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Coronavirus: Okanagan real estate market adapts to new conditions

Click to play video: 'Coronavirus: Okanagan real estate market braces for slowdown' Coronavirus: Okanagan real estate market braces for slowdown
Coronavirus: Okanagan real estate market braces for slowdown – Apr 9, 2020

Just as budding flowers are a sure sign of spring, so are the brightly-coloured ‘for sale’ signs that typically dot Okanagan lawns around this time.

However, in real estate this year, while March roared in like a lion, it went out like a lamb.

“It looked like we were going into a very strong spring market with possibly some price appreciation and now it’s reduced quite a bit,” realtor Steve Wright said.

Despite the onset of the COVID-19 crisis, the volume of sales in March from Revelstoke to Peachland was up by nearly five per cent from last year, according to statistics from the Okanagan Mainline Real Estate Board.

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“We did finish March quite well, but most of that activity was initiated before the pandemic hit,” Okanagan Mainline Real Estate Board president Michael Loewen said.

Click to play video: 'Concerns grow over the toll the pandemic will have on small Okanagan wineries, some of which may not survive the current climate' Concerns grow over the toll the pandemic will have on small Okanagan wineries, some of which may not survive the current climate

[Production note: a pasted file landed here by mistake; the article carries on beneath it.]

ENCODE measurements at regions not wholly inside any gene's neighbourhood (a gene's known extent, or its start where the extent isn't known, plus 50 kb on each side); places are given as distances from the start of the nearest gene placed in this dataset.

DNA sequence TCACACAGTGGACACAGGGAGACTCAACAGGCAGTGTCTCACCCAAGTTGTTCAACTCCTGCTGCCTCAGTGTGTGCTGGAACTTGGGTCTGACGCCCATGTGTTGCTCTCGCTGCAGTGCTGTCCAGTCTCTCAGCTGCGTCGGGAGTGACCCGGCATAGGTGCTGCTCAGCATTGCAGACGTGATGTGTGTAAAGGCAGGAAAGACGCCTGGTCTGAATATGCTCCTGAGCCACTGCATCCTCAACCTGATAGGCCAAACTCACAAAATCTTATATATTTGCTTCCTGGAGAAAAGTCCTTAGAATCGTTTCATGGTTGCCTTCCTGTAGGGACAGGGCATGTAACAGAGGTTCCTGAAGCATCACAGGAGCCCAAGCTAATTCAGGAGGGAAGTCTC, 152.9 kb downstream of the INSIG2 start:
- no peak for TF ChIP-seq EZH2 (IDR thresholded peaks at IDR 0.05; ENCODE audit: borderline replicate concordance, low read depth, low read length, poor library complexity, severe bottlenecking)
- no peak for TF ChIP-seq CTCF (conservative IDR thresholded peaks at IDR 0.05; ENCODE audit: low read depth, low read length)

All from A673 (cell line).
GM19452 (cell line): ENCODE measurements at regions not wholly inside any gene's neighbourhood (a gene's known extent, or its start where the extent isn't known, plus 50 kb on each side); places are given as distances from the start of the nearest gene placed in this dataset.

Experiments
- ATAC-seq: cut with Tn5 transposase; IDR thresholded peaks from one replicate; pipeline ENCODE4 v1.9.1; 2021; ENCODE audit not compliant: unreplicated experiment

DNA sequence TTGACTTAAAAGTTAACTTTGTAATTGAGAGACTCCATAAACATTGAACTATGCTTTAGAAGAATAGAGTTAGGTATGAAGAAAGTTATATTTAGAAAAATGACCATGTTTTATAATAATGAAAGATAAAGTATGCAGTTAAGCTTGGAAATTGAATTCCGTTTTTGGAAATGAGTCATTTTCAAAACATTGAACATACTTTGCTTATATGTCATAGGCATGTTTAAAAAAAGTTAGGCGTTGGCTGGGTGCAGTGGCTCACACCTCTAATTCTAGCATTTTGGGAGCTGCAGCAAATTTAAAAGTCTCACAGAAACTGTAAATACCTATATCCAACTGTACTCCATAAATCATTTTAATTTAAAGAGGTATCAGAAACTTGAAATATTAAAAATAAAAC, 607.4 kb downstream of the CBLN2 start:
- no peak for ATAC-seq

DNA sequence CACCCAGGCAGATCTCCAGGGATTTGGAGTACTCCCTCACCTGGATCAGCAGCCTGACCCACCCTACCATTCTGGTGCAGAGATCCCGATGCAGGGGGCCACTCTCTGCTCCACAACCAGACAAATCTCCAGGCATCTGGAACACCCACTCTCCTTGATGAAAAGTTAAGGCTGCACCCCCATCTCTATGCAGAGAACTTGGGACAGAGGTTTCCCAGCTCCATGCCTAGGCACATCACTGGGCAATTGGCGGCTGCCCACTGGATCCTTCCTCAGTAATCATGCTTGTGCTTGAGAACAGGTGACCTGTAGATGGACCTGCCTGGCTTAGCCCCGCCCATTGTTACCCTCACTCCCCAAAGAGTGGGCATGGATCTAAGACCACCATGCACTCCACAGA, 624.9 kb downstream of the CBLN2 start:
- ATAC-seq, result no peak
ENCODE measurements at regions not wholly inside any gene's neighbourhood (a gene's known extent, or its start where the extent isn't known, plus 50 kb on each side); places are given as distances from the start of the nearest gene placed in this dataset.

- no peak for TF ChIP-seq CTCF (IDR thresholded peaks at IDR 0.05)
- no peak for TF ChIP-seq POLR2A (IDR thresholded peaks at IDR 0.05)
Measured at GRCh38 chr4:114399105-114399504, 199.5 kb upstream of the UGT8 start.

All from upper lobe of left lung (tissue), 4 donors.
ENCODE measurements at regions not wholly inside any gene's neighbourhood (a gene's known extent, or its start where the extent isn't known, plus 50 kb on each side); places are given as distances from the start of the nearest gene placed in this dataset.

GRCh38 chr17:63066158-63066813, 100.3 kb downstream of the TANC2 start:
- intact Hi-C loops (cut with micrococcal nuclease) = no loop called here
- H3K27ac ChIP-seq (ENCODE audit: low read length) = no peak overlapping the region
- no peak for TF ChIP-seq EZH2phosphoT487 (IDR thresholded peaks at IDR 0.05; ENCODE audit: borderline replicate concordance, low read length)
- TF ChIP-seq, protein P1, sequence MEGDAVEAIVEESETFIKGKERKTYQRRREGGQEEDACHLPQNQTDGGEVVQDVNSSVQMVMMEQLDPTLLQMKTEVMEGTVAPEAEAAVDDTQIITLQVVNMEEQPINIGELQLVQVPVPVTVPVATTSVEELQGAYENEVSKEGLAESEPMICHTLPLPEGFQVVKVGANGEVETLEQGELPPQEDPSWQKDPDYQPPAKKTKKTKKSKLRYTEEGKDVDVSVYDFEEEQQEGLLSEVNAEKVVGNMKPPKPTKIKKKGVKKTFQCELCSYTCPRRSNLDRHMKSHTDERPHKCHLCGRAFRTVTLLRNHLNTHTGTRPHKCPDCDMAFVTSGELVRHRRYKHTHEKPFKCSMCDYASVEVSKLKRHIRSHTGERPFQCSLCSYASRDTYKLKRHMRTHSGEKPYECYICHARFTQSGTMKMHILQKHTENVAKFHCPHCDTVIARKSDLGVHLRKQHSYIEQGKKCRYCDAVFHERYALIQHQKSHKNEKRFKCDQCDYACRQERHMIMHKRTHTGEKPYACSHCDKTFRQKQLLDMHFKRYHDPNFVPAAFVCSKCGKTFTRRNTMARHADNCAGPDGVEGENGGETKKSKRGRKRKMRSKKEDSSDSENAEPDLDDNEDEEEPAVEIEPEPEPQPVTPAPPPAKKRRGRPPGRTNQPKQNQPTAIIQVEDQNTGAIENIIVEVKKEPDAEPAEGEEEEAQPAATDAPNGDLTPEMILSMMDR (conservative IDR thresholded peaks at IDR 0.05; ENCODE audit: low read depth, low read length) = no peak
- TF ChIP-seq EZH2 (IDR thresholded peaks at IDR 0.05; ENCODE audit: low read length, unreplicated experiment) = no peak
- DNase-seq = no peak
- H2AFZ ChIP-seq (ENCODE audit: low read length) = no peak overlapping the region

Concerns grow over the toll the pandemic will have on small Okanagan wineries, some of which may not survive the current climate – Apr 8, 2020

Realtors throughout the Okanagan are adapting and shifting online to sell homes through virtual open houses and video tours to accommodate the restrictions brought about by social distancing, he added.

Wright said that while vacant homes and new construction are still relatively easy to show potential buyers, he isn’t doing any open houses or showing homes with seniors or people with compromised health systems.

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“And tenanted homes are a challenge unless, of course, it’s an investor that wants to take the tenant, because the premier talked about no evictions,” he said.

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Wright said that while he is still showing some homes, he’s following a new set of protocols.

“We have to have signed forms declaring they’re in good health. We have to know who’s coming to the house, and then we go prep the house,” he said.

“We wipe down all the surfaces that they might be touching.”

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“We have signs on the doors…we have all the lights turned on already,” he said.

Loewen said it’s difficult to forecast the impact that the economic uncertainty and social distancing measures prompted by the pandemic will have on the market.

“But I wouldn’t be at all surprised to see a 40 per cent drop in our market activity in the foreseeable future,” he said.

However, realtors are still looking ahead to the other side of the pandemic, Wright said.

“We’re going to have pent-up demand. We’re going to have very low interest rates, and we’re going to have people that want to return to some sort of normalcy in their lives.”

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